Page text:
Synopsis and Commentary

Act I

The Ghost of the old king of Denmark appears to the guards on watch at the castle of Elsinore on a bitter winter’s night. It vanishes without speaking so the guards resolve to tell Hamlet, the dead king’s son. Meanwhile at the Court of Denmark, the pomp and ceremony contrasts strongly with the eerie gloom of the first scene and the Queen is celebrating her recent marriage to her late husband’s brother, Claudius. State business continues: Claudius gives permission for Polonius’ son, Laertes, to return to Paris; letters are sent to the old King of Norway regarding an invasion from Fortinbras. The King and Queen implore Hamlet to cease grieving for his father but Hamlet remains alone and deep in his thoughts. His first words stress the ambiguous relationship within the family: "a little more than kin, and less than kind" (I.ii.60). Immediately his depth of feeling sets him apart from the others and the fact that these words are spoken aside (to himself/ the audience) shows that Hamlet’s world is one that depends on solipsism and thought before or in preference to action. He is a performer from the outset: his very first utterance is a pun and serves to prepare us for his cloak of multi-layered riddling. The concentration in this scene is on role playing or "actions that a man might play" (I.ii.84). The guards interrupt Hamlet soliloquising on the weakness of women and his hatred of his stepfather when they arrive at Court to tell Hamlet about the sighting of his dead father. Hamlet is determined to talk to the ghost and to ascertain why unrest in the state of Denmark causes the ghost to remain in purgatory. This fast and simple line interchange between Hamlet and his old friend Horatio heightens the atmosphere. A scene between Laertes and his sister Ophelia shows us a united family, which is soon to be disrupted by Hamlet’s divided Before he leaves for France, Laertes warns his sister Ophelia of the dangers of Hamlet’s love for her. Polonius, always puffed up with pride and words of ‘wisdom’, warns Laertes against the vices that will tempt him in foreign lands and instructs Ophelia to reject any romantic advances that Hamlet makes towards her. Ophelia is seen as an innocent object that is being corrupted by the sexual advances of Hamlet: "A violet in the youth of primy nature" (I.iii.7).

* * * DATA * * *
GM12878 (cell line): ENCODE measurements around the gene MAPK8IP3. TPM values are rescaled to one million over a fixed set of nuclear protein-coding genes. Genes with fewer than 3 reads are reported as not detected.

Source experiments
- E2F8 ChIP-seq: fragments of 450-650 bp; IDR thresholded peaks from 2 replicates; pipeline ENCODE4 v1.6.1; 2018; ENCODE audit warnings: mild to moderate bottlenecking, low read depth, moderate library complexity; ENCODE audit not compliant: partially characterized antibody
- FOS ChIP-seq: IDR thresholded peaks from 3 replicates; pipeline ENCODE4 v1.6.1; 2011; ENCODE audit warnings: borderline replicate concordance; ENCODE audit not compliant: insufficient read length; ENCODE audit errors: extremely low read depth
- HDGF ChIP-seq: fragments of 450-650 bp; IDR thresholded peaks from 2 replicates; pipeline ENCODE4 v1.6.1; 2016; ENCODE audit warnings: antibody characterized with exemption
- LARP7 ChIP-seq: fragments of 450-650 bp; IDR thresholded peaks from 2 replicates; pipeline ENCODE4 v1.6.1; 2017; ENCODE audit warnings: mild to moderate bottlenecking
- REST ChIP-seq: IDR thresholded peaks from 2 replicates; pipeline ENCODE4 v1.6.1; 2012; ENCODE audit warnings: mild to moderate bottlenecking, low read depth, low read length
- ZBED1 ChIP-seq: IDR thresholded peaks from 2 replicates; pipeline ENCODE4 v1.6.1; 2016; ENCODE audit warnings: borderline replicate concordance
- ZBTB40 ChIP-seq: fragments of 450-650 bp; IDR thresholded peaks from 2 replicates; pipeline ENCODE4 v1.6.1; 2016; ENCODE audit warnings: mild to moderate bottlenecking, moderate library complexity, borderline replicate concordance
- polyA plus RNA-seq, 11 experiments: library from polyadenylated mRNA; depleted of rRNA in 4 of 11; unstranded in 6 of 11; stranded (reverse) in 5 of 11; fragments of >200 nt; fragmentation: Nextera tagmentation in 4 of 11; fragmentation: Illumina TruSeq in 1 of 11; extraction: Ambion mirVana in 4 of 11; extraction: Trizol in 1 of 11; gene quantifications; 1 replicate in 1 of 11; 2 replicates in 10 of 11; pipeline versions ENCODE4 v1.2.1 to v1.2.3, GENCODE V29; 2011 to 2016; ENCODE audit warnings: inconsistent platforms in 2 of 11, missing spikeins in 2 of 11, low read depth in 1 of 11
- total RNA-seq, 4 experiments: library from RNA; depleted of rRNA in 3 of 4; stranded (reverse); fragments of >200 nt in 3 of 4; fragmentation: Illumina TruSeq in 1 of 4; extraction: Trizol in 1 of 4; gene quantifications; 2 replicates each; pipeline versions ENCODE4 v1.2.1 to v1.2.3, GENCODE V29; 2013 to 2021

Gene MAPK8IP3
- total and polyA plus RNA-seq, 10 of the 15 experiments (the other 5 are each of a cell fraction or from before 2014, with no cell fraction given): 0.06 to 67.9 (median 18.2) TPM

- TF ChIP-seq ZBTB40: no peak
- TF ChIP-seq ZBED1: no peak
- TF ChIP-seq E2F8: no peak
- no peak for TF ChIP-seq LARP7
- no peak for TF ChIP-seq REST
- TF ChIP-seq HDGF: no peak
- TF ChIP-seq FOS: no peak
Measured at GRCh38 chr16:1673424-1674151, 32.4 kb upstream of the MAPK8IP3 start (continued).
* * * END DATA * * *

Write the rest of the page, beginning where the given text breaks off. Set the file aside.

Hamlet sees the ghost of his father. The ghost reveals that his own brother killed him: while the king was sleeping in his garden, Claudius poured a fatal potion in his ear. The Ghost, in a parallel to the serpent and the apple in the Garden of Eden, exposes Hamlet to a unique view of the world that cannot be erased. The "unnatural" aspect of the crime is paid particular emphasis, as this was a very strong concept to the Elizabethans and one that circles Shakespeare’s tragedies, especially King Lear, like a mantra.

The fact that the Ghost refers to the alleged relationship between Claudius and Gertrude in the past tense suggests that Gertrude was having an affair with Claudius behind the king’s back: "O, Hamlet what a falling-off was there!" (I.v.47). Hamlet is directed to revenge the crime without harming his mother:

"But, however thou pursuest this act,

Taint not thy mind, nor let thy soul contrive

Against thy mother aught. Leave her to heaven

And to those thorns that in her bosom lodge

To prick and sting her."


Hamlet tells the guards of his discovery and warns them that in reaction to a time that is "out of joint" (I.v.189), he will adopt an "antic disposition" (i.e. he will feign madness) and they must promise not to reveal his secret.

Act II

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